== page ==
of institutional investors in Europe address climate change in their investment policies.
Pandemic increases focus on key risks
The 2020 RBC Global Asset Management Responsible Investment Survey was fielded within a few months of COVID-19 spreading rapidly around the globe, and institutional investors were asked how the pandemic had thus far impacted their thinking about ESG factors.
When asked to pick the three ESG factors that they focused on more closely because of COVID-19, respondents who said the pandemic had led them to pay closer attention to ESG factors listed supply chain risk (43%) and climate risk (37%) as their top two choices globally. Workplace culture came in third, with 31% of respondents citing that factor. Canadians ranked climate risk before supply chain risk, and Americans were just as likely to focus on human capital improvement as climate risk (36%). Within Europe, climate risk and supply chain risk were tied as thetop concerns.
A slight majority (53%) of respondents reported that COVID-19 had made them think that companies should disclose more details about worker safety and other “social factors.” A subset of them, about one third of all respondents (33%), said they believe that companies should continue with an enhanced level of disclosure beyond the current crisis. Another 19% reported that COVID-19 had not changed their thinking about disclosure of these factors because they had thought that companies should provide more disclosure before the pandemic. This position was held by a significantly greater percentage of Europeans (30%) than Americans (16%).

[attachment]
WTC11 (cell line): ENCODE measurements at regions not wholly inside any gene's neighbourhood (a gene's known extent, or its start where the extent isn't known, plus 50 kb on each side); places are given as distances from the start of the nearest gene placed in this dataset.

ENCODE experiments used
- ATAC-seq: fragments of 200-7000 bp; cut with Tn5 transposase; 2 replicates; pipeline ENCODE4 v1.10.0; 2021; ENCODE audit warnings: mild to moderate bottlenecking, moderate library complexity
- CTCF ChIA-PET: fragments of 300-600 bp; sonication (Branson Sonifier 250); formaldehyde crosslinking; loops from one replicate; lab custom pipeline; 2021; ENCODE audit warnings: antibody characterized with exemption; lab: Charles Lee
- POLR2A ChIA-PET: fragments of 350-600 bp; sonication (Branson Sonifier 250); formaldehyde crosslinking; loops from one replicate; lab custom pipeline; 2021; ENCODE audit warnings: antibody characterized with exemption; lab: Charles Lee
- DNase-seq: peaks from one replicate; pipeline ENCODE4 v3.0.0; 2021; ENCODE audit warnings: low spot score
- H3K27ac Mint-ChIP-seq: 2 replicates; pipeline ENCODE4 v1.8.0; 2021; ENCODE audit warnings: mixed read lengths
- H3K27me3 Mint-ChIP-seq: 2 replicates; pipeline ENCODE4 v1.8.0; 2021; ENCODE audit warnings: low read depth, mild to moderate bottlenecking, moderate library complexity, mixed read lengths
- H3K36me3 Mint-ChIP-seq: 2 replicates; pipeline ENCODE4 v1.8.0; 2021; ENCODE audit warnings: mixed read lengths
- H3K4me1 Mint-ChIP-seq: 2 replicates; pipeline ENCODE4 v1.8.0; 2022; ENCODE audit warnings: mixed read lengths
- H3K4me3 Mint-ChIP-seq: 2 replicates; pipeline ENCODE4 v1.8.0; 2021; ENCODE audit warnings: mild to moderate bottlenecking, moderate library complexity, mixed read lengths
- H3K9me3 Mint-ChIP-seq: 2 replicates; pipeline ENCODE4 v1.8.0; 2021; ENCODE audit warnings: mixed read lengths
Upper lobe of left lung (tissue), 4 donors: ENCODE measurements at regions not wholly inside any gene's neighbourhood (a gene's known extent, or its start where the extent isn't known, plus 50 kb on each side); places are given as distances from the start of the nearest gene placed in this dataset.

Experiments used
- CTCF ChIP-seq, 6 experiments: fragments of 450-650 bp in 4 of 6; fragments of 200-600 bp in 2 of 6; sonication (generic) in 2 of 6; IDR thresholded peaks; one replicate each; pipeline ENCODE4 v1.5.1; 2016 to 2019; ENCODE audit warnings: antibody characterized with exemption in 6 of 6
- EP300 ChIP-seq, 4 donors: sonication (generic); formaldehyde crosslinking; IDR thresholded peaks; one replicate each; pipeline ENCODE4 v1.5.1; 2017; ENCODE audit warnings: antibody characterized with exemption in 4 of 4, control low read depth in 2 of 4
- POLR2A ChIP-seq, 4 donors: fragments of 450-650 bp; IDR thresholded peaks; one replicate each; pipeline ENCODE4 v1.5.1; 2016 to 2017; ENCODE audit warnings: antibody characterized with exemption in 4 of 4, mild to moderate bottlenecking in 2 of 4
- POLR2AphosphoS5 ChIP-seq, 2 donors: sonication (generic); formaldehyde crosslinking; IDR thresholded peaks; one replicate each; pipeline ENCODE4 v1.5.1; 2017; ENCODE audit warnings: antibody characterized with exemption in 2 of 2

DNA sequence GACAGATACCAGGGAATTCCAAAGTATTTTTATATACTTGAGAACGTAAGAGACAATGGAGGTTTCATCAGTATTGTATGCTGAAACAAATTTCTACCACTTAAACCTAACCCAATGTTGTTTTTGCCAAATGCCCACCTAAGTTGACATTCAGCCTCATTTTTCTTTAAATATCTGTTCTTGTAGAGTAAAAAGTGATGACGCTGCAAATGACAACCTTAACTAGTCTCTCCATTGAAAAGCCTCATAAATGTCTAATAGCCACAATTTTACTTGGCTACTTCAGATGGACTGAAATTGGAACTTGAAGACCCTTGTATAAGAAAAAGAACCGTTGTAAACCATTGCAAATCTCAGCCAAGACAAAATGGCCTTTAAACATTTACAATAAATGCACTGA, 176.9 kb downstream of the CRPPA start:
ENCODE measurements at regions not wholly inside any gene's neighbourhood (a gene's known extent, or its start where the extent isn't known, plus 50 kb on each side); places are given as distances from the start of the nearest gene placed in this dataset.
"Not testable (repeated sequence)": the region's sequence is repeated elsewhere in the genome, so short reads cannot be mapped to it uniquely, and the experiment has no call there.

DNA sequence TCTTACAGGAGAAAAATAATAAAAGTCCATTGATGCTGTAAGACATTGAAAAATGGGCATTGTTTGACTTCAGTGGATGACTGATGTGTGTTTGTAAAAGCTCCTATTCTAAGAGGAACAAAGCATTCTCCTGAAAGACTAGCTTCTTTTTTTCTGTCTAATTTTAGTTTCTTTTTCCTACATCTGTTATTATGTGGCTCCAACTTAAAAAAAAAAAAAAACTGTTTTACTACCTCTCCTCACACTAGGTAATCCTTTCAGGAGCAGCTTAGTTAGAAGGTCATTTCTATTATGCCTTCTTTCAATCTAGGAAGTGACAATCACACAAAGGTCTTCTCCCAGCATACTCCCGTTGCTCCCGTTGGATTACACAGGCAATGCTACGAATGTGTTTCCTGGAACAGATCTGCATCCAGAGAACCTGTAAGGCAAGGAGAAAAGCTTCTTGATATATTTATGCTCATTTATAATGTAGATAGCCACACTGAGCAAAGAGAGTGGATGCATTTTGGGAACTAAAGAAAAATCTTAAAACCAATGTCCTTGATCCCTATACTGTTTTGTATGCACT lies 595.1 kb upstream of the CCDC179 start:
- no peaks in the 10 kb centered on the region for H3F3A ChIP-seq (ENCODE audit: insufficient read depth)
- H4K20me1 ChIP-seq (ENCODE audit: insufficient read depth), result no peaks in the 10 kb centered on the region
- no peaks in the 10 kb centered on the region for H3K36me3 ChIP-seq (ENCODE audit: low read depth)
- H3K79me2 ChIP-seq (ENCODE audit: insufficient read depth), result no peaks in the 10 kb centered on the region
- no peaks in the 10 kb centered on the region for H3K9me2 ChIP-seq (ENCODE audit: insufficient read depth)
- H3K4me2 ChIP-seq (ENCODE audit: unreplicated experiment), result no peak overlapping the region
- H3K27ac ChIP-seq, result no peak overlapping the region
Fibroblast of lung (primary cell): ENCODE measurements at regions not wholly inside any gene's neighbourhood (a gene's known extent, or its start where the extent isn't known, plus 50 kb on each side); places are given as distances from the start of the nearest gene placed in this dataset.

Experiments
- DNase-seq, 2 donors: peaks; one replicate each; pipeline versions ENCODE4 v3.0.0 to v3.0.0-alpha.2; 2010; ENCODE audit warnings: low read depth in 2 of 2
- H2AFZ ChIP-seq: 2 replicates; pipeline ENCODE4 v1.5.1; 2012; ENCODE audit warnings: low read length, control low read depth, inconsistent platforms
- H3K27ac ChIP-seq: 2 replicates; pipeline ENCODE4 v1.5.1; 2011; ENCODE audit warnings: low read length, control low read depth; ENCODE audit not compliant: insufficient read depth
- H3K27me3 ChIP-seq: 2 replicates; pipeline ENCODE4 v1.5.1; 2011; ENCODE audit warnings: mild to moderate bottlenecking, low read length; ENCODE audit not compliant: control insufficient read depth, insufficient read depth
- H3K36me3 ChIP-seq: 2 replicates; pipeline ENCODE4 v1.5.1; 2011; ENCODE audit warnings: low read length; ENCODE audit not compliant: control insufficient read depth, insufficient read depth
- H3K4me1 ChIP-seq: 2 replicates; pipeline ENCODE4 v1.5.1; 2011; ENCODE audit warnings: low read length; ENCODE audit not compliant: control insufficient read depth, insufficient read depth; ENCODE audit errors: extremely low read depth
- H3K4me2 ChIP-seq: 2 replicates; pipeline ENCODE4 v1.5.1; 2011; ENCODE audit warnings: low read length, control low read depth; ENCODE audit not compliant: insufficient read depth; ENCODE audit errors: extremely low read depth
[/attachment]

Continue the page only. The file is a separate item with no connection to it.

Considering the impact of COVID-19 on their overall view of ESG, 28% of respondents globally said the importance they place on ESG factors had increased as a result of the pandemic.
of respondents agreed that COVID-19 has made them think that companies should disclose more details about worker safety, employee health benefits, workplace culture and other social factors.
Support steady for board-level diversity